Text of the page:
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Looke to me like you need to do more than just pull the floor back. The doors are overlapping at the bottom and open on the top. That means that the sides are pulled together. That's one of those jobs that needs a pull from 3 directions at the same time. You need to pull/push the sides out at the same time you are pulling/pushing to the rear.

Aaron
 

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I have no experience with fixing collision damage, but I have a question...

Rather than trying to pull the floor back close to shape, then replacing it, wouldn't it be easier to cut out the floor first, then pull the remaining parts into shape, then replace it?

Seems like its a lot of extra work and force to try and stretch that floor back into shape, if you're just going to replace it anyhow.

Maybe I'm missing something - that's why I'm askin'...
 

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Brian Martin,Freelance adviser
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ckucia, IF he had access to a REAL frame rack, in a regular body shop you WOULD pull before you cut away parts. This is standard procedure in autobody 101. It pulls on secondary damage and helps you make a more "complete" repair.

HOWEVER, if you don't have a frame rack, a come-a-long just is NOT going to pull the type of damage seen in these photos. So, cutting out the center of the floor, pushing the rails apart at the rear until the bumper reinforcement fits, AND the replacement doors are installed and fit makes sense.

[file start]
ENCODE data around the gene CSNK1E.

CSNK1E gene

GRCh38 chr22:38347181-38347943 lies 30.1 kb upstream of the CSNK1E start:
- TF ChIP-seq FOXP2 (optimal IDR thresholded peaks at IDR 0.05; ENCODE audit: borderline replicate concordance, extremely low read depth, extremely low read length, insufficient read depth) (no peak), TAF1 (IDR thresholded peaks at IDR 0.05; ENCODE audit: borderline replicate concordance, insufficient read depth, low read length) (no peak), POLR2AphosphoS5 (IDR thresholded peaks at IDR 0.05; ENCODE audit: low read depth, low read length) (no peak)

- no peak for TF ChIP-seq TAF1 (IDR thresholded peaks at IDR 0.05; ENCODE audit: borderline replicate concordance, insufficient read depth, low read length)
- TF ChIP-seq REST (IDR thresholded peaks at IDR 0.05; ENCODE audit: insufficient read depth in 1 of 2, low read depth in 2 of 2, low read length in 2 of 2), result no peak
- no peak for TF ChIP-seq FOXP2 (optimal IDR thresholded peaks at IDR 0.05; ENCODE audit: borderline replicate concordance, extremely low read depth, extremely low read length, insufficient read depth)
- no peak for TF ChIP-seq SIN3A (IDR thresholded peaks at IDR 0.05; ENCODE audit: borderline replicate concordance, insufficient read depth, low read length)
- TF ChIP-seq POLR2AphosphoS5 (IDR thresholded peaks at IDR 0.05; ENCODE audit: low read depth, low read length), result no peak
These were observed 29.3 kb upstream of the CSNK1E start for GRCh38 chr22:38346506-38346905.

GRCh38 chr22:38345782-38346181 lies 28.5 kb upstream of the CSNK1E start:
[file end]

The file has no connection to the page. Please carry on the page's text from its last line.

You then weld in the rear crossmember and then the floor. You know, in this country we are so spoiled. In many third world countries we wouldn't even think of buying another floor, new or used. That floor would be cut out, the frame repaired as I described, and the floor repaired, then welded back in.

Even the rear crossmember would be repaired and welded back in. But that takes a lot of craftsmenship to pull off.

This van being repaired at home without a real frame rack is going to have a few "rough" spots. But it can be made to function well again and be presentable.

Brian
 

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Discussion Starter · #10 ·
adtkart: The rear rails are pushed in I plan to push them out again and use the measurements off the donor van as a guide. When they are straight I will weld in a temporary brace, until the crossmember is in solid.

Rambo: The roof did not buckle, if the van had been damaged any where else I would not have bought it because I dont want to get into cosmetic repairs. The donor van is white and I dont plan to paint the new doors or front fender. This will be a circus wagon for a short time.